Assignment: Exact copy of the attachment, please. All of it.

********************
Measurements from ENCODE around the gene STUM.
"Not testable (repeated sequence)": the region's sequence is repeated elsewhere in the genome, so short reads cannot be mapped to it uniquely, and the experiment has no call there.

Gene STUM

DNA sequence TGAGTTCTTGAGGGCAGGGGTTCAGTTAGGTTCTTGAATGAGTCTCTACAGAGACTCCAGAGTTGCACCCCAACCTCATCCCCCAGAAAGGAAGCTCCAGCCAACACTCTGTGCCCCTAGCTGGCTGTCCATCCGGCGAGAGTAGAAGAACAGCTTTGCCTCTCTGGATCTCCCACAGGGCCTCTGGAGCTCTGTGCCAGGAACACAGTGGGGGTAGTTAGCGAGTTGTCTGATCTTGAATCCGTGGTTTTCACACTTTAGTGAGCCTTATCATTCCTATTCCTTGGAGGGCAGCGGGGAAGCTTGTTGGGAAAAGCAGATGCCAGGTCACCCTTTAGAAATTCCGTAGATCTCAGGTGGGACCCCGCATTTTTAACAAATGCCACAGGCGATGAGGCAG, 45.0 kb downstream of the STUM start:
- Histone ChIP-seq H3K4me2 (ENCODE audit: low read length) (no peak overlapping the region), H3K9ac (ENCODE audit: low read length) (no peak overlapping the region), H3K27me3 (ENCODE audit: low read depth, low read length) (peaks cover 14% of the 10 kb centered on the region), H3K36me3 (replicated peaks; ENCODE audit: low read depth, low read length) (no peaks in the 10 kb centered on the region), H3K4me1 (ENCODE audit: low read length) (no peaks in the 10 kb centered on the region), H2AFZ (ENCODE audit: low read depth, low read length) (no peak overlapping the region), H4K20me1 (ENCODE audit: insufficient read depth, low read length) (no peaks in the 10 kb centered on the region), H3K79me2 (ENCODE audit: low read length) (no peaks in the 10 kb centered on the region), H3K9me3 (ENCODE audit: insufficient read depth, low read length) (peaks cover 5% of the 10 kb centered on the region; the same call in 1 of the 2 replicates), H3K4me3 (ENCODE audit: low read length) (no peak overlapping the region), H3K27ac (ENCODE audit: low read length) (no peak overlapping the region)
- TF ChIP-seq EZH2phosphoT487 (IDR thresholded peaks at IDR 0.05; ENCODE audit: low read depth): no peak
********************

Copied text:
Measurements from ENCODE around the gene STUM.
"Not testable (repeated sequence)": the region's sequence is repeated elsewhere in the genome, so short reads cannot be mapped to it uniquely, and the experiment has no call there.

Gene STUM

DNA sequence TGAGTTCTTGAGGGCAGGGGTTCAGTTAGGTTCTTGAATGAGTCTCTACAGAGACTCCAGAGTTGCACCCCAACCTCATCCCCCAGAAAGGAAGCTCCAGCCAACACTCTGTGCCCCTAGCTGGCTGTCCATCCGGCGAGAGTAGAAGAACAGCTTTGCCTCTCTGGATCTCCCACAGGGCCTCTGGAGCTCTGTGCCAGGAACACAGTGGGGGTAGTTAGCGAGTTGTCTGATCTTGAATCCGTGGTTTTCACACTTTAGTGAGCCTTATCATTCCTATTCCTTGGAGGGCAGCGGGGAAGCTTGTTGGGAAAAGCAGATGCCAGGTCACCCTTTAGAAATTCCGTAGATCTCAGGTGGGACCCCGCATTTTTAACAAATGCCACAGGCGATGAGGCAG, 45.0 kb downstream of the STUM start:
- Histone ChIP-seq H3K4me2 (ENCODE audit: low read length) (no peak overlapping the region), H3K9ac (ENCODE audit: low read length) (no peak overlapping the region), H3K27me3 (ENCODE audit: low read depth, low read length) (peaks cover 14% of the 10 kb centered on the region), H3K36me3 (replicated peaks; ENCODE audit: low read depth, low read length) (no peaks in the 10 kb centered on the region), H3K4me1 (ENCODE audit: low read length) (no peaks in the 10 kb centered on the region), H2AFZ (ENCODE audit: low read depth, low read length) (no peak overlapping the region), H4K20me1 (ENCODE audit: insufficient read depth, low read length) (no peaks in the 10 kb centered on the region), H3K79me2 (ENCODE audit: low read length) (no peaks in the 10 kb centered on the region), H3K9me3 (ENCODE audit: insufficient read depth, low read length) (peaks cover 5% of the 10 kb centered on the region; the same call in 1 of the 2 replicates), H3K4me3 (ENCODE audit: low read length) (no peak overlapping the region), H3K27ac (ENCODE audit: low read length) (no peak overlapping the region)
- TF ChIP-seq EZH2phosphoT487 (IDR thresholded peaks at IDR 0.05; ENCODE audit: low read depth): no peak